Resident activists who requested the ban last October were at the January 21 Takoma Park city council meeting to discuss their proposed ban of gasoline-powered leaf blowers.
Most of the council were careful not to commit to a pro- or anti-ban position. The exception, Ward 3 councilmember Dan Robinson came out in favor of a ban. The mayor and councilmembers kicked the idea around until it had nearly lost its shape, but the activists kept trying to pump the air back into it.
Of course, Dear Readers, the council is just doing its job, exploring potential unforeseen results of a ban, alternatives to a ban, the potential unforeseen results of each alternative, the costs, legalities, the public reaction, and so forth.
Some of the alternatives were to limit certain types of blowers and/or to phase out older, more polluting, more noisy models. It was clear from his testimony, however, that police chief Ronald Ricucci was not eager to enforce such regulation, nor did he have the trained personnel.
Another alternative discussed was the banning of all devices with 2-cycle oil/gasoline engines, the type found in leaf-blowers.
The activists reminded everyone that they weren’t asking for such complications, only a straightforward ban on gasoline-powered leaf-blowers, of which enforcement would be plain and simple.
As for the city’s use of leaf-blowers, Public Works Director Daryl Braithwaite testified that though the city owns some, they are not used very much. They are not practical for curbside leaf collection, she said, and are mostly used to blow grass clippings and to help clean up in tree removal operations.
Discontinuing city use of gas blowers would cost an additional $2000 annually, she said.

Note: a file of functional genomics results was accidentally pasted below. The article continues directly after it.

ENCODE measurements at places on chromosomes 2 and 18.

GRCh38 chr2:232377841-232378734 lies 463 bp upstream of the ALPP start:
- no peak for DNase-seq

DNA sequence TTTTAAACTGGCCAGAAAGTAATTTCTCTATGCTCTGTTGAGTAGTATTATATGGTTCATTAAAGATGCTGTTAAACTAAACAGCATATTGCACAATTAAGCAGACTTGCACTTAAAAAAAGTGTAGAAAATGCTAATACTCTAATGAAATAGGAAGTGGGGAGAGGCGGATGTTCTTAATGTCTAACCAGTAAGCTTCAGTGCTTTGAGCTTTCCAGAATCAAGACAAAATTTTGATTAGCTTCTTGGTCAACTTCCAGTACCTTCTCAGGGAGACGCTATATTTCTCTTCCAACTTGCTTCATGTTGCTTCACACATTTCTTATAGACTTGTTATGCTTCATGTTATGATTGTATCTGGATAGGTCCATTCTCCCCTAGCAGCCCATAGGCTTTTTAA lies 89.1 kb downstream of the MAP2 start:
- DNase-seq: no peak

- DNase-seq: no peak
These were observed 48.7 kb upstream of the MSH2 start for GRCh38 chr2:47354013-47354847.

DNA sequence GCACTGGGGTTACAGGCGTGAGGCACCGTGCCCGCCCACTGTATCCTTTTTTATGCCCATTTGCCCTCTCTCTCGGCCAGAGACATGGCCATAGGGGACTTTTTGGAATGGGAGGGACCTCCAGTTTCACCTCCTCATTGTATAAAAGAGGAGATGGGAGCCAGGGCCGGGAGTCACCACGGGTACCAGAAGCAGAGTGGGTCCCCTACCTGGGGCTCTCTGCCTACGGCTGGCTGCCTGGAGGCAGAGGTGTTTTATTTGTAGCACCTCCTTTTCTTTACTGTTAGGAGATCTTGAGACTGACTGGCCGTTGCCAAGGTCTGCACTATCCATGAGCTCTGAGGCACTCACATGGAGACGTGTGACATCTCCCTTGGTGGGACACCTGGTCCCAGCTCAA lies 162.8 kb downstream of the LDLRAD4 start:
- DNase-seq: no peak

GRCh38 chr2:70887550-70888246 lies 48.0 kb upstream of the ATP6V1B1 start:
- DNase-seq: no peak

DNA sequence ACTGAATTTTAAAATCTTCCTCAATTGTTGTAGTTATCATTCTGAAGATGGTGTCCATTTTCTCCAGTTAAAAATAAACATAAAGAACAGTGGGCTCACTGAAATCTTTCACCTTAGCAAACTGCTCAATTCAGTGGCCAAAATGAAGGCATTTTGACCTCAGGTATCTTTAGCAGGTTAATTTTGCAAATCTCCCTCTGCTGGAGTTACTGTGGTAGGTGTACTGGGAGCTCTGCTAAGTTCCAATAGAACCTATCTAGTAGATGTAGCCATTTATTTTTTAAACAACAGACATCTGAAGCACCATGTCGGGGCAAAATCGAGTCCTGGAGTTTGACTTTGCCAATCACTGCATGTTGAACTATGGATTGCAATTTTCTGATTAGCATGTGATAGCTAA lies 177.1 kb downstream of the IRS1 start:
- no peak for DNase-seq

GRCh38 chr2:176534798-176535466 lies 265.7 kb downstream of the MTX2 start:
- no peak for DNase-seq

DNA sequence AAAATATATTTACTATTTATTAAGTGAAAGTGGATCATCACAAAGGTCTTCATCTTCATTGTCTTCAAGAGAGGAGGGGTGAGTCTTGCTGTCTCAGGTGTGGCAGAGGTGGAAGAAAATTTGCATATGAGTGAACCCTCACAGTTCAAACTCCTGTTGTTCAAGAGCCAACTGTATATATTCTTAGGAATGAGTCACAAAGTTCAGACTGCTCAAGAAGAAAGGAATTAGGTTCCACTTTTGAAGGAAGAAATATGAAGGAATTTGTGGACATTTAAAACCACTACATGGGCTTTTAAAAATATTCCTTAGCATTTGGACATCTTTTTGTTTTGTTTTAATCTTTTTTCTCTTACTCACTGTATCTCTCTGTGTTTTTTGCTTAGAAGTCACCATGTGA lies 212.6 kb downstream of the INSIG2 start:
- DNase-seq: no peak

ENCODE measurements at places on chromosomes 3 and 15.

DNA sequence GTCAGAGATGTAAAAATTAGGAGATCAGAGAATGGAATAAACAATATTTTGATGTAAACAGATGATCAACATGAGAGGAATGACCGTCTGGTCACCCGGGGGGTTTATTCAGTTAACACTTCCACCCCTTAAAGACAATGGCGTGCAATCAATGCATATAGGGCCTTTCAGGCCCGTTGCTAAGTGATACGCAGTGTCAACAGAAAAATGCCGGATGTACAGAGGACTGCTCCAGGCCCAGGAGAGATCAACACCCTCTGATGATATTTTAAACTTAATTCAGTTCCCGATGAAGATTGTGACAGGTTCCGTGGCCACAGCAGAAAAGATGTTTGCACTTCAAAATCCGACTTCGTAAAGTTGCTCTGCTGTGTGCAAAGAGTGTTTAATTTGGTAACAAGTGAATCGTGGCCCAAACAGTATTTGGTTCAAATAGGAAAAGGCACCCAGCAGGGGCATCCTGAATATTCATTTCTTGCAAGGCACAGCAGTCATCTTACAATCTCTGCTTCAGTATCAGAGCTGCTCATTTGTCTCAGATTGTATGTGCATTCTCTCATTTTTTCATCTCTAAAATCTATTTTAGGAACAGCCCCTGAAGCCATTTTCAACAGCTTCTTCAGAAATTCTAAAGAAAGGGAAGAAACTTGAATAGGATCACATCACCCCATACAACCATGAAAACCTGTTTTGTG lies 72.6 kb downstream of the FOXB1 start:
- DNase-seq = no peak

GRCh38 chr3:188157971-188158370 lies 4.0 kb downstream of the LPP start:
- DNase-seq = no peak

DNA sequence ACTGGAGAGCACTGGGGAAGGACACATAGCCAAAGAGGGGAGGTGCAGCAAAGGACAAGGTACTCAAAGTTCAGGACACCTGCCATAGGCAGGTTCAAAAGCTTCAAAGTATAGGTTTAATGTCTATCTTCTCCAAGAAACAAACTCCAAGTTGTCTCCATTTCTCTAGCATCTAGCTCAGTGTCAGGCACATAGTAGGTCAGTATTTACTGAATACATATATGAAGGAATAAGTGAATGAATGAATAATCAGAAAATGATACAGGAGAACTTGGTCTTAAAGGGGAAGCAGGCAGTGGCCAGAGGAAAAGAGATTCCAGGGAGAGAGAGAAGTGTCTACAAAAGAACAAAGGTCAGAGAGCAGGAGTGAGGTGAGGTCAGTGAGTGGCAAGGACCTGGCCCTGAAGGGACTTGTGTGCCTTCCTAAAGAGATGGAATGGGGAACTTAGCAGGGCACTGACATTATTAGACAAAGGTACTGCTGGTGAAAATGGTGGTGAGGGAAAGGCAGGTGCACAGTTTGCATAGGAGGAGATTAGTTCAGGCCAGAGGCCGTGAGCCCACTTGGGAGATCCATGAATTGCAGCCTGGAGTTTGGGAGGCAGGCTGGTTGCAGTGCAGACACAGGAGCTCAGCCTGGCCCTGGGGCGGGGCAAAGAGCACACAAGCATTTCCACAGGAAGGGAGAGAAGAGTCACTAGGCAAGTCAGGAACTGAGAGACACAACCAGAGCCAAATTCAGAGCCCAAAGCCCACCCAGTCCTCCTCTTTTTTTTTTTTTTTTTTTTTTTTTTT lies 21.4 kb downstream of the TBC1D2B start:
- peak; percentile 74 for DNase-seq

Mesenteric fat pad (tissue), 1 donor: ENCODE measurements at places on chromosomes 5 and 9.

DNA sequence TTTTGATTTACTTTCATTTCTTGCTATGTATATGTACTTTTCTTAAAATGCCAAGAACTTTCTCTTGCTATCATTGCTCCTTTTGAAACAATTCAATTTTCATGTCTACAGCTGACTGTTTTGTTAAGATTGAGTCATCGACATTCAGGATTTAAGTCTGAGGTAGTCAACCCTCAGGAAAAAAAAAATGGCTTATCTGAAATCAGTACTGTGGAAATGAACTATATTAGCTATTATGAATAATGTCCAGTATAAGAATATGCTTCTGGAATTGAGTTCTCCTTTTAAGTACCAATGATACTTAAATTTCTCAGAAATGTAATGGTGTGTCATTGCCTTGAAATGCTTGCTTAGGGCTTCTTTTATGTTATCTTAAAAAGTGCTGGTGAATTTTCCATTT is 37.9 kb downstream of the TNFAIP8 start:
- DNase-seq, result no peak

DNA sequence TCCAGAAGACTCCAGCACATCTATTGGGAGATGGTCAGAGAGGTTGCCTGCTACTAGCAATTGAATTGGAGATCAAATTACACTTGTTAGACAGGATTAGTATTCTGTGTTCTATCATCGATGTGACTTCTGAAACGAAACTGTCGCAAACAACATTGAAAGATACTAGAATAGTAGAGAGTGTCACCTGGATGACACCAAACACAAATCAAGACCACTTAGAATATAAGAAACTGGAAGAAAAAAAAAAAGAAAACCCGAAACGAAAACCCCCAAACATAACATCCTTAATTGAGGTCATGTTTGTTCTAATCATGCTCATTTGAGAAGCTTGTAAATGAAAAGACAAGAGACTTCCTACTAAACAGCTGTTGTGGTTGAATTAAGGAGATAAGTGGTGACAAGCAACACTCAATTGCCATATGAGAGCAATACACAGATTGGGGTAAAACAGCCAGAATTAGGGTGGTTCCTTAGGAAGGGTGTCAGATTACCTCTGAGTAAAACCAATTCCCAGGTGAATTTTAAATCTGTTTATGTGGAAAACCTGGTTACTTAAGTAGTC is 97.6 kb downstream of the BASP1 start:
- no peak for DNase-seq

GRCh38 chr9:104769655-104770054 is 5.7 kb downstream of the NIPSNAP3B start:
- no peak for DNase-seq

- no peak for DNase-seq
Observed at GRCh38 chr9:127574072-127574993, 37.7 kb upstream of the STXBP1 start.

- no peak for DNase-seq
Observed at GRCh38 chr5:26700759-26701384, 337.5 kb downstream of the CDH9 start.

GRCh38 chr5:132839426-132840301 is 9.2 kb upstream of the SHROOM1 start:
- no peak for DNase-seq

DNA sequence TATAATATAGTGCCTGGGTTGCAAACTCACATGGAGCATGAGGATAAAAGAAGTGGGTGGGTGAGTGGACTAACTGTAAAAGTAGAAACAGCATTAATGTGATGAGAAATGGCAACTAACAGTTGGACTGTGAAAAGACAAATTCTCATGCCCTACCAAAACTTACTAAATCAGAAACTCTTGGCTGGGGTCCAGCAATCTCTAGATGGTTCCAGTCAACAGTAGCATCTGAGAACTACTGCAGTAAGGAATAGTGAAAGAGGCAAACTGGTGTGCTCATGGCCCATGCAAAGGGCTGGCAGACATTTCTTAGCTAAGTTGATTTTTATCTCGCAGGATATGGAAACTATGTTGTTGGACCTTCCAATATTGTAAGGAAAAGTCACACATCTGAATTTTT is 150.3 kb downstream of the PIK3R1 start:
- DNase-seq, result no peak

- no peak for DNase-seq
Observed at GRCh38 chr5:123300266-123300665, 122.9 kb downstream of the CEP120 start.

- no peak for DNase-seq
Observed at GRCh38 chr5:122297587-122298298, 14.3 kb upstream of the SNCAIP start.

By the way, Mayor Bruce Williams disclosed that he owns a leaf blower, but he said he doesn’t use it so much for blowing leaves but for cleaning up debris, especially acorns.
The councils sticking points seemed to be these:
1). A reluctance to interfere with residents’ rights to own and use an otherwise perfectly legal tool.
2). The concern that a ban would affect landscape maintenance businesses, making it impossible or more expensive to hire them in the city.
3) The tight focus on leaf-blowers runs counter to the “big-picture” approach the council is trying to make with its study of city priorities.
Your Gilbert appreciates the reluctance to interfere with resident’s rights. This is a respectful libertarian (small “l”) approach that we’d like to see more of from our council. Where was this respect for personal liberty when the council was passing regulations stipulating how residents should trim their shrubs and lawns, paint their houses, and otherwise spruce up their property to the council’s standards?
However, Your Gilbert knows that the libertarian rule-of-thumb in such matters is the maxim “Your rights end at my nose and vice versa.” In other words, if whatever another person is doing doesn’t hurt you, its none of your business.
An untrimmed shrub hurts no one. It comes nowhere near your nose. Pollution does, however – through your nose and into your lungs. And the noise invades your ears. Your Gilbert believes that the right to own a tool does not include the right to blow pollutants and noise at your neighbors.
So, we have no objection to people owning such tools, as long as they contain the noise and pollution exclusively to their own property. That, of course, is impossible unless they use them indoors – which they are welcome to do as far as we are concerned.
As for the landscape businesses – since when does the right of a few to make a buck trump the right of all to breath clean air?
OK, in this country since forever. But, do we have to have that in Takoma Park?
Bangs For The Bucks
You didn’t buy enough raffle tickets, Dear Readers! The Independence Day Committee was forced to panhandle the council for funds.
For years city has been shelling out $8250 annually to the committee, which puts on Takoma Park’s 4th of July parade and fireworks. The day’s festivities are not, as many think, fully funded and organized by the city.
Looks like the city will now be funding more, while leaving most of the work to the committee. The mayor proposed having the cost of the fireworks, and possibly the insurance and other costs covered by city funds.